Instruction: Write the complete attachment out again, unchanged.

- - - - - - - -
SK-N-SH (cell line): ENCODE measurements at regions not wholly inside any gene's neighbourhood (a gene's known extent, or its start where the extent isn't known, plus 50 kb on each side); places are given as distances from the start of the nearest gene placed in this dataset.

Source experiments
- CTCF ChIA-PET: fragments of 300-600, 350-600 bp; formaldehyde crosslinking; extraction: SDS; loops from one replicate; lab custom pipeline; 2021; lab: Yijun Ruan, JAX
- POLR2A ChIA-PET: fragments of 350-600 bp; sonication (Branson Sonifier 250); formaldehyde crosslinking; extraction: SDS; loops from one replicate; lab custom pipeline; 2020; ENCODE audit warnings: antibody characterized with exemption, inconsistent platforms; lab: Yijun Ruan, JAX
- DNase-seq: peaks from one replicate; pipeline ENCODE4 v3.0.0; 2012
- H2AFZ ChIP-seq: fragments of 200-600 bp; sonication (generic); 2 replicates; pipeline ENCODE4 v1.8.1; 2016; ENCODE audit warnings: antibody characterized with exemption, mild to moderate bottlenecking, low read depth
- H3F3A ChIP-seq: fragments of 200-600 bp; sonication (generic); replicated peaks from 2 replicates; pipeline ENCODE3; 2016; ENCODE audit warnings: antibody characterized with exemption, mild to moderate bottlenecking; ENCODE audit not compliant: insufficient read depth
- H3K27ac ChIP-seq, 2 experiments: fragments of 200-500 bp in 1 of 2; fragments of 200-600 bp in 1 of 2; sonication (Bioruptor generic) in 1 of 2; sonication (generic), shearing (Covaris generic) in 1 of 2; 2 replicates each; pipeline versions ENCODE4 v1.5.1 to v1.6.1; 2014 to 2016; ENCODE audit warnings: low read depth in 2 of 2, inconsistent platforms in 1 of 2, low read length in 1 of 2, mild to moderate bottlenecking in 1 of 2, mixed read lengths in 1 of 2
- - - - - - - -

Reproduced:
SK-N-SH (cell line): ENCODE measurements at regions not wholly inside any gene's neighbourhood (a gene's known extent, or its start where the extent isn't known, plus 50 kb on each side); places are given as distances from the start of the nearest gene placed in this dataset.

Source experiments
- CTCF ChIA-PET: fragments of 300-600, 350-600 bp; formaldehyde crosslinking; extraction: SDS; loops from one replicate; lab custom pipeline; 2021; lab: Yijun Ruan, JAX
- POLR2A ChIA-PET: fragments of 350-600 bp; sonication (Branson Sonifier 250); formaldehyde crosslinking; extraction: SDS; loops from one replicate; lab custom pipeline; 2020; ENCODE audit warnings: antibody characterized with exemption, inconsistent platforms; lab: Yijun Ruan, JAX
- DNase-seq: peaks from one replicate; pipeline ENCODE4 v3.0.0; 2012
- H2AFZ ChIP-seq: fragments of 200-600 bp; sonication (generic); 2 replicates; pipeline ENCODE4 v1.8.1; 2016; ENCODE audit warnings: antibody characterized with exemption, mild to moderate bottlenecking, low read depth
- H3F3A ChIP-seq: fragments of 200-600 bp; sonication (generic); replicated peaks from 2 replicates; pipeline ENCODE3; 2016; ENCODE audit warnings: antibody characterized with exemption, mild to moderate bottlenecking; ENCODE audit not compliant: insufficient read depth
- H3K27ac ChIP-seq, 2 experiments: fragments of 200-500 bp in 1 of 2; fragments of 200-600 bp in 1 of 2; sonication (Bioruptor generic) in 1 of 2; sonication (generic), shearing (Covaris generic) in 1 of 2; 2 replicates each; pipeline versions ENCODE4 v1.5.1 to v1.6.1; 2014 to 2016; ENCODE audit warnings: low read depth in 2 of 2, inconsistent platforms in 1 of 2, low read length in 1 of 2, mild to moderate bottlenecking in 1 of 2, mixed read lengths in 1 of 2